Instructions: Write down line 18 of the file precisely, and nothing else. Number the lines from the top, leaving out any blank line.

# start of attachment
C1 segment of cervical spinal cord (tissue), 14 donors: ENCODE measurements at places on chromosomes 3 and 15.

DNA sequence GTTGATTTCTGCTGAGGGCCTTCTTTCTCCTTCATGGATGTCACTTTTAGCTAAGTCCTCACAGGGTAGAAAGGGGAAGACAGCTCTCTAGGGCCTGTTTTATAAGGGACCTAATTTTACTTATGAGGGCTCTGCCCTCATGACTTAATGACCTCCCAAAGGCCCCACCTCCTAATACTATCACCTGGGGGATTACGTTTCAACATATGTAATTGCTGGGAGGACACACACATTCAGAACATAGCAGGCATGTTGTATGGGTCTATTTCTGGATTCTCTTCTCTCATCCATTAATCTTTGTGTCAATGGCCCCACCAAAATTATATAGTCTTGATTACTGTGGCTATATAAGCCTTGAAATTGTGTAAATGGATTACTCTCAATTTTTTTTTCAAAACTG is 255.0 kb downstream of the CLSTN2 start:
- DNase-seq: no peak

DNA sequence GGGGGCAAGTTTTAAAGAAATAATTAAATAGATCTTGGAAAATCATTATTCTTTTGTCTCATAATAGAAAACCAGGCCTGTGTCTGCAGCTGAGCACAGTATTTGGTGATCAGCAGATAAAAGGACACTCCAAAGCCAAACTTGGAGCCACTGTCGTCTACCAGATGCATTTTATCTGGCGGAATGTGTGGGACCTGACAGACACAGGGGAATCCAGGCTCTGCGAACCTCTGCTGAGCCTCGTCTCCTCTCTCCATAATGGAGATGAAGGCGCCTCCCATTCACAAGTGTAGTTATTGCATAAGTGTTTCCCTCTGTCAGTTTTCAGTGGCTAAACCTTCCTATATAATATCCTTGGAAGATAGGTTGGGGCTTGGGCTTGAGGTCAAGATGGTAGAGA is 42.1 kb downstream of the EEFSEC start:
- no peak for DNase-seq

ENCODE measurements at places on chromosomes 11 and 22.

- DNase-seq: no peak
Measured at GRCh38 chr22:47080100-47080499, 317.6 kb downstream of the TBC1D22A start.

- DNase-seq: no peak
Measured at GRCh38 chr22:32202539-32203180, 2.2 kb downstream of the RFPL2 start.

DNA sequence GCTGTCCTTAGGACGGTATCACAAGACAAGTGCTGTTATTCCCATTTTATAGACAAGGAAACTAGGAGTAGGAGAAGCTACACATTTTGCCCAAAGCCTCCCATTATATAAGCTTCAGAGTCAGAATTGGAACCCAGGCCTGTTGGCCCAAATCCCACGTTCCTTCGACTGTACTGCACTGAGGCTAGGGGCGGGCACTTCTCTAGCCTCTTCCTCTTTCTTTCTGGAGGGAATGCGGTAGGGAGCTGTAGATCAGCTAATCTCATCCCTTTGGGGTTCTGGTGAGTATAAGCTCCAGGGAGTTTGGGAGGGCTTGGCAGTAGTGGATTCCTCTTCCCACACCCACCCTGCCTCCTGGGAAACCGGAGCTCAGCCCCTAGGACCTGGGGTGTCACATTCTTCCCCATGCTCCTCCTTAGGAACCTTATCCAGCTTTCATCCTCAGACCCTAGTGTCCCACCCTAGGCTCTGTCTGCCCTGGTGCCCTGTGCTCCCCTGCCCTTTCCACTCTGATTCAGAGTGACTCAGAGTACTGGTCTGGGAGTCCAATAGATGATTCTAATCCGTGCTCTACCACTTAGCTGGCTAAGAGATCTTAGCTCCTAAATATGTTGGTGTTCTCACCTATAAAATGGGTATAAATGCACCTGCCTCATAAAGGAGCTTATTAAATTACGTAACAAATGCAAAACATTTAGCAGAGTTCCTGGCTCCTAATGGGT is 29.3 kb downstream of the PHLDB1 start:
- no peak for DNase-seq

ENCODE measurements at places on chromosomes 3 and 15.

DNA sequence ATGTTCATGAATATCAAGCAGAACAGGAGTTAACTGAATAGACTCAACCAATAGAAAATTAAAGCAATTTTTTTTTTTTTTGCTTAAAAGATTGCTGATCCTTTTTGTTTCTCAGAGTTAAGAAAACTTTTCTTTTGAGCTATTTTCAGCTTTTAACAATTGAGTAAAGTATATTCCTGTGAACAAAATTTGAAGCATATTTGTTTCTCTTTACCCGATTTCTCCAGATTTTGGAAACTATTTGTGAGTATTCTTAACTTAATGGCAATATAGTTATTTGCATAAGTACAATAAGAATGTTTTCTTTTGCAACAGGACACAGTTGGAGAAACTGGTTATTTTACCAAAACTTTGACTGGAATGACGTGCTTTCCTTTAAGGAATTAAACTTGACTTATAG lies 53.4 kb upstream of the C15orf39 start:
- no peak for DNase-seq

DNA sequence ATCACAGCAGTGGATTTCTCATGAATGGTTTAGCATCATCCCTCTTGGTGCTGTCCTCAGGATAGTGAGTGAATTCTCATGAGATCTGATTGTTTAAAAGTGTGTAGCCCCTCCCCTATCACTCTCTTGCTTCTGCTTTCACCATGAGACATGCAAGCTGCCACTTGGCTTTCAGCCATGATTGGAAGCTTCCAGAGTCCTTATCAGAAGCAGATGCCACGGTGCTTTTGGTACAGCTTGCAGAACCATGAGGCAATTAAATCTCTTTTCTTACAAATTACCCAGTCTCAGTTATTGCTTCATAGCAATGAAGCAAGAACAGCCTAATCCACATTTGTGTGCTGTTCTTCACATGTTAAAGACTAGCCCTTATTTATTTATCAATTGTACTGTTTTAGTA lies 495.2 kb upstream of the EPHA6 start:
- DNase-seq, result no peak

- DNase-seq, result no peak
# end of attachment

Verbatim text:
- DNase-seq, result no peak